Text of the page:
Risks Associated with Scuba Diving

Barotrauma as explained by Boyle’s law, explains the risks associated with scuba diving:

  • Altitude Sickness
    Headache caused by a quick ascent, usually associated with airplane travel. Divers will experience this when then ascend rapidly from deeper depths
  • Lung Expansion Injuries
    Again potentially very fatal, where it is caused by scuba divers holding their breath whilst ascending to the surface
  • Decompression Sickness (a.k.a. “the bends”)
    Where nitrogen gases are released  from a solution within the tissues of your body (nitrogen embolism) which is a result of accelerated decompression
  • Inner Ear Damage or Hearing Loss
    This is damage resulting from diving without equalising the air pressure within your Eustachian tubes. This can be extremely painful and is aggravated by water pressure and blocked sinuses
  • Cerebral Embolism
    Is a result of gas seeping out of a solution within the brain. This can be potentially fatal.
  • Alternobaric Vertigo
    This is explained by disorientation or dizziness caused by unbalanced pressures within the inner ear. Most commonly experienced by scuba divers diving with a cold (say influenza – commonly known as the flu)
  • Pressure Arrhythmias
    External pressure resulting in abnormal heart rhythms
  • Nitrogen Embolism
    Nitrogen gases which are released from a solution within the tissues of your body. This is generally caused by accelerated decompression
  • Arterial Gas Embolism
    A potentially fatal situation, where gases are released from solutions in the arteries
  • Barodontalgia
    This is commonly known as tooth squeeze. It is pain caused by a change in atmospheric pressure, where tiny bubbles of gasses are trapped in ones teeth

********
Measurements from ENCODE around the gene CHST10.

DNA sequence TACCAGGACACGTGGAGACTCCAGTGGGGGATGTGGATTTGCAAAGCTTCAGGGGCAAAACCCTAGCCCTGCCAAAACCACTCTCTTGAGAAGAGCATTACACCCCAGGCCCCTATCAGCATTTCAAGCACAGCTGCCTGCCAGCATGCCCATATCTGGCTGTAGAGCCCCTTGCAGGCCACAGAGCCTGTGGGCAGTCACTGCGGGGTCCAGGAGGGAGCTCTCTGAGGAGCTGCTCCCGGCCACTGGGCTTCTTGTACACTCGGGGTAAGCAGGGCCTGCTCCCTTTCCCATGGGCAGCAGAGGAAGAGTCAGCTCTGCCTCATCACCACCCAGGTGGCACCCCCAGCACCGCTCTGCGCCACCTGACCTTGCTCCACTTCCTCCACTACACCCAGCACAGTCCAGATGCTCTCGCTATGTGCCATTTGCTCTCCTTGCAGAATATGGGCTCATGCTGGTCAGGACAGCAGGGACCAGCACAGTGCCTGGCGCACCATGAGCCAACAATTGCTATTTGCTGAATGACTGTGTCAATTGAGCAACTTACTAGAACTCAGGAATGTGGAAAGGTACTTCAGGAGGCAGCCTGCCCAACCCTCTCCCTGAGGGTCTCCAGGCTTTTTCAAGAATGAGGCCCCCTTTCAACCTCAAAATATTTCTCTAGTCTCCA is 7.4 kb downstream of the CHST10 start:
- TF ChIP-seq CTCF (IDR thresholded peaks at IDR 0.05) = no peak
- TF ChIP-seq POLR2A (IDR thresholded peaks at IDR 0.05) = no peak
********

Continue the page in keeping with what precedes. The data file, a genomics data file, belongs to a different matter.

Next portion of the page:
• Dysbaric Osteonecrosis
    Rare bone abrasions produced by long term exposure to high pressure environments. Again a form resulting from nitrogen embolism
  • Pneumomediastinum
    From the Greek word ‘pneuma’ (meaning air), is a situation of ruptured bronchus or alveoli in the lungs from excessive pressure. This is caused by holding ones breath whilst scuba ascent

Non-Barotrauma as explained by Henry’s Laws and Dalton’s Laws, explains the risks associated with scuba diving:

  • CO2 Toxicity (a.k.a. “hypercapnia”)
    This is caused by inadequate exhalation or air consumption during heavy exertion, resulting in too much carbon dioxide (CO2) in the body. General symptoms include headaches and/or confusion and shortness of breath
  • Nitrogen Narcosis (a.k.a. “rapture of the deep”)
    Divers who breathe high pressure gas at depth can also suffer from nitrogen narcosis This is a result of a toxic effect of high pressure nitrogen on your body’s nervous system. Symptoms are comparable to the effects of alcohol drunkenness 
  • O2 Toxicity
    This is a result of diving at deep depths, resulting in toxicity of absorbing too much oxygen. Symptoms can include a vomiting, twitching, dizziness or spasms


Other physical and health hazards associated with scuba diving:

  • Loss of Air
    This is typically caused by negligent air management or failure of scuba equipment resulting in the diver running out of air 
  • Drowning
    One of the most obvious is if a diver breathes in water instead of air or just simply running out of air 
  • Dehydration
    In short, dehydration results when you body does not have an adequate amount of water or fluids. Simply, dehydration is cause by not drinking too much water. Diving while dehydrated aggravates other health risks including CO2 Toxicity and Nitrogen Narcosis 
  • Hypothermia
    Is the condition where the body’s core temperature drops below the required temperature for normal metabolism and body functionality. Hypothermia can result in a loss of judgment and is simply a loss of body heat. Early symptoms include fatigue 
  • Underwater Injury
    These injuries can include bumps, bruises, sprains, abrasions and cuts from sharp coral. Studies have shown that the more common and serious injuries actually occur when getting in and out of a dive boat than actually when in the water
  • Dangerous Marine Life
    General rule of diving is not to disturb aquatic life. Injuries can result when divers touch poisonous animals such as sea urchins, jellyfish or stingrays. Fire coral can also cause injury and likewise attacks by larger fish, but these are extremely rare.



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